Investor advocate’s office weighs in on FASB’s materiality debate

An SEC staffer in the agency’s Office of the Investor Advocate advised the FASB to refer to previous guidance from the market regulator and the accounting board as it rewrites U.S. GAAP’s concept of materiality.

“By drawing on the exposition and illustrative examples in [Staff Accounting Bulletin (SAB) No. 99, Materiality, (Topic 1.M)] and [Statement of Financial Accounting Concepts (CON) No. 2, Qualitative Characteristics of Accounting Information], a new document would respond to investor demands for a framework or guidance on how to apply the general definition of materiality,” said Stephen Deane, the investor engagement advisor to the SEC investor advocate, in an Aug. 22, 2017, speech to the Tulsa, Oklahoma, chapter of the Institute of Management Accountants. “This would be seen as encouraging informative disclosures, rather than trying to oversimplify or reduce them. This approach would also address concerns about devolving accounting decisions to lawyers.”

Deane’s recommendation to the FASB echoed an argument SEC Investor Advocate Rick Fleming made to the accounting board in a July comment letter.

The use of CON No. 2 and SAB No. 99 “would illustrate how to apply the general definition of materiality and make reasonable materiality judgments in various accounting contexts,” Fleming said. “This would include examples in which an item is small in magnitude but nonetheless important in the context of trends or other qualitative factors, such as turning a loss into a profit. This approach should be seen as encouraging disclosures of material items, rather than oversimplifying or reducing them. The revised language could also remove or alleviate concerns over encouraging excessive management discretion or devolving accounting decisions to lawyers.”

The advice from Fleming and Deane to the FASB comes at a somewhat sensitive time for the accounting board, which in September 2015 released Proposed CON No. 2015-300, Conceptual Framework for Financial Reporting Chapter 3: Qualitative Characteristics of Useful Financial Information, and Proposed Accounting Standards Update (ASU) No. 2015-310, Notes to Financial Statements (Topic 235): Assessing Whether Disclosures Are Material. The proposals were issued as part of the board’s Disclosure Framework project to revise U.S. GAAP’s disclosure rules and, where possible, resolve some concerns about what the board called “disclosure overload.” In the past two years, the FASB has released a series of related proposals to revise specific disclosure requirements in U.S. GAAP, and in March it held a roundtable discussion to assess the progress on the effort and weigh the options for the next face.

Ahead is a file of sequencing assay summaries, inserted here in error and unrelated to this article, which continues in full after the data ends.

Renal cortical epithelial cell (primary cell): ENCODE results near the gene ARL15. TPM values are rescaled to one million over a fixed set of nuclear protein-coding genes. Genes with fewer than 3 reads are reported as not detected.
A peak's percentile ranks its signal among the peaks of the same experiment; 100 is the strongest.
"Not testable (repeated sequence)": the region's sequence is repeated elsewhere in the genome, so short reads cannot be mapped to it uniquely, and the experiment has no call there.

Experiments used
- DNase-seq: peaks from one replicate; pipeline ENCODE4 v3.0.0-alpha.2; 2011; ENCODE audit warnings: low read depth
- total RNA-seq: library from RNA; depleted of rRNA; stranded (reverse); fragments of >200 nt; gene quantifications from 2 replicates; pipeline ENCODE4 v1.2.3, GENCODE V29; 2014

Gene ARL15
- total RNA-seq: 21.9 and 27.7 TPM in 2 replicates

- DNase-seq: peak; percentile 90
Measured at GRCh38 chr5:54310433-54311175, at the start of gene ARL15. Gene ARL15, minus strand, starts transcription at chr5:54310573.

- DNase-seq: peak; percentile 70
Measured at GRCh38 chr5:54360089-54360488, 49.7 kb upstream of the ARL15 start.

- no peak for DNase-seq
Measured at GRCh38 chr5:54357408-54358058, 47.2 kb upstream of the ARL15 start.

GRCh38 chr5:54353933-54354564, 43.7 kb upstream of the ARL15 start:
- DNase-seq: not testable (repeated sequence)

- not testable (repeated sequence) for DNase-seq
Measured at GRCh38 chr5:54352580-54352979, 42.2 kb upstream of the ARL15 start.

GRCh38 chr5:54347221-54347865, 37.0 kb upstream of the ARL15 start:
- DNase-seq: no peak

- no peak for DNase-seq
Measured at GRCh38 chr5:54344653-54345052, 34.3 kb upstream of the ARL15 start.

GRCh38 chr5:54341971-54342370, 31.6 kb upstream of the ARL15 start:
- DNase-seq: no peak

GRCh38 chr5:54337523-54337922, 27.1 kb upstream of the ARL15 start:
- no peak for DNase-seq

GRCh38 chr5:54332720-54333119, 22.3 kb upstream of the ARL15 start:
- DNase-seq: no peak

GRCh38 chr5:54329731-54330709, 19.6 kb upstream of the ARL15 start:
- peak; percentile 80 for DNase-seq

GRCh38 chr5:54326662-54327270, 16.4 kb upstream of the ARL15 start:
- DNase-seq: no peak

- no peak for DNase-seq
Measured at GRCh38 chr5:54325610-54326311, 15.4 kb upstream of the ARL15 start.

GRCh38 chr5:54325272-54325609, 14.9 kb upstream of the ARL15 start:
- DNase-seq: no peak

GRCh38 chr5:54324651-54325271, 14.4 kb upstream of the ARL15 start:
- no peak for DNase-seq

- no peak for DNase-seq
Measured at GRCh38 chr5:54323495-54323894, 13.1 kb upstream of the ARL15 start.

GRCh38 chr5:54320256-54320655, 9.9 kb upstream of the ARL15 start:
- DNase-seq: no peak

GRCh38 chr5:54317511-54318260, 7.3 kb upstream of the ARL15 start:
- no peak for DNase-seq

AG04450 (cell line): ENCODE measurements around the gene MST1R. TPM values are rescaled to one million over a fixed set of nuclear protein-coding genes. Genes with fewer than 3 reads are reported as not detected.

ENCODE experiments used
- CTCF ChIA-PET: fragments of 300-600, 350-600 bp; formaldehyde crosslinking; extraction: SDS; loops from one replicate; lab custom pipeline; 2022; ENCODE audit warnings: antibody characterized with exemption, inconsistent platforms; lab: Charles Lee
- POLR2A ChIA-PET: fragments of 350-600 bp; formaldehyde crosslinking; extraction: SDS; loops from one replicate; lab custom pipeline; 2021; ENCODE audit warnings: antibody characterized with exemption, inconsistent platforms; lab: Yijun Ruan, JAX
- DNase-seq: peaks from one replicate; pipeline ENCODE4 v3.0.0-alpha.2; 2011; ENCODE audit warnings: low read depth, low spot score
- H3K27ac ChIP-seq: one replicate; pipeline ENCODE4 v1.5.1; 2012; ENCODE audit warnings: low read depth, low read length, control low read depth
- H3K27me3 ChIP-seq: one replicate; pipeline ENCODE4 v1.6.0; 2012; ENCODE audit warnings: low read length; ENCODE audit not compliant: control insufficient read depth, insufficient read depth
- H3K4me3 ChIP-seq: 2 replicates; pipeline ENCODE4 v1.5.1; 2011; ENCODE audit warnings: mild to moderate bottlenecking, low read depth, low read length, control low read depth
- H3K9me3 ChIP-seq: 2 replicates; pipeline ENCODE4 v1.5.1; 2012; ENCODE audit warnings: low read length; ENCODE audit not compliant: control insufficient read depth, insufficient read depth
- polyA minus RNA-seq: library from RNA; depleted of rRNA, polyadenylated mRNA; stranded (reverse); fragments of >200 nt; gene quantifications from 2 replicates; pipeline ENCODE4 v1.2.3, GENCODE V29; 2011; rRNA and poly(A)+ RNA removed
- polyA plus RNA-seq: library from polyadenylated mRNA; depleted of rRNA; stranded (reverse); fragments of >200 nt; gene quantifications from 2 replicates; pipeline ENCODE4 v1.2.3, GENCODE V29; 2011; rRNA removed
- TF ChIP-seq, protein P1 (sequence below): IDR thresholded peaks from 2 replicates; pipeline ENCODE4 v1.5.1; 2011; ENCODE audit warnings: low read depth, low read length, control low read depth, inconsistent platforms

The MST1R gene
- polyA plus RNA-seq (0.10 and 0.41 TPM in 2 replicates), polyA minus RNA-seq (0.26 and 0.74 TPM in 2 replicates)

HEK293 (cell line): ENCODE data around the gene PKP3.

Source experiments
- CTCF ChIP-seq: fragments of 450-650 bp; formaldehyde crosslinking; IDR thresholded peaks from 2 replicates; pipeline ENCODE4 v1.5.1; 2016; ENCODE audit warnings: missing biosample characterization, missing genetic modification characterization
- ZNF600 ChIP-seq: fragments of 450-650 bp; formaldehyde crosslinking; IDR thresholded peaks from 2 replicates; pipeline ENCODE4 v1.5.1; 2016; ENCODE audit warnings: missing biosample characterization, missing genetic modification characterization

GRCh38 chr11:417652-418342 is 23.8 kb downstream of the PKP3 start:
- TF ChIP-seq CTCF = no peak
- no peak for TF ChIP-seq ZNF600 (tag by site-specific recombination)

During the roundtable, FASB members considered adopting a course similar to the one offered by Fleming and Deane, although with more of a focus on erasing the materiality language in CON No. 8, Conceptual Framework for Financial Reporting—Chapter 1, The Objective of General Purpose Financial Reporting, and Chapter 3, Qualitative Characteristics of Useful Financial Information (a replacement of FASB Concepts Statements No. 1 and No. 2), and replacing it with the CON No. 2 definition.

CON No. 8 was issued in 2010 partly to align the FASB’s and IASB’s Conceptual Frameworks, but in the years since then, the accounting boards have abandoned their work on international convergence. As the FASB proceeded to work on its framework independently, the U.S. board recognized that the language in CON No. 8 departed from the legal guidelines established by the Supreme Court’s 1977 decision in TSC Industries Inc. v. Northway Inc. The court said information was considered material in a fraud complaint if a reasonable shareholder would rely on it deciding how to cast a proxy vote.

The FASB’s 2015 proposals sparked a contentious debate that the board did not foresee. Companies have been urging the board for years to address the disclosure overload and their complaints that the FASB and SEC have too many requirements for the footnotes in financial statements and the narrative sections of regulatory filings. But many investors complained that the proposals were nothing more than a thinly veiled effort to scale back the amount of information they receive about companies. The FASB has defended its proposals, calling them an effort to simplify the materiality definition in U.S. GAAP and align it with the guidance from the SEC and PCAOB, both of which rely on the legal precedent established by the Supreme Court. Board members said they never intended to deny investors information they want or need for evaluating investments.

As Deane and Fleming noted, CON No. 2 and SAB No. 99 rely on the Northway ruling for their definition of materiality, and both advised the accounting board to return to them as it revised its definition.

“A fresh approach based on CON No. 2 and SAB No. 99 would satisfy FASB’s legitimate concerns to make its concept consistent with U.S. law,” Deane said.

A FASB spokesperson did not respond to a request for comment as this story was being written.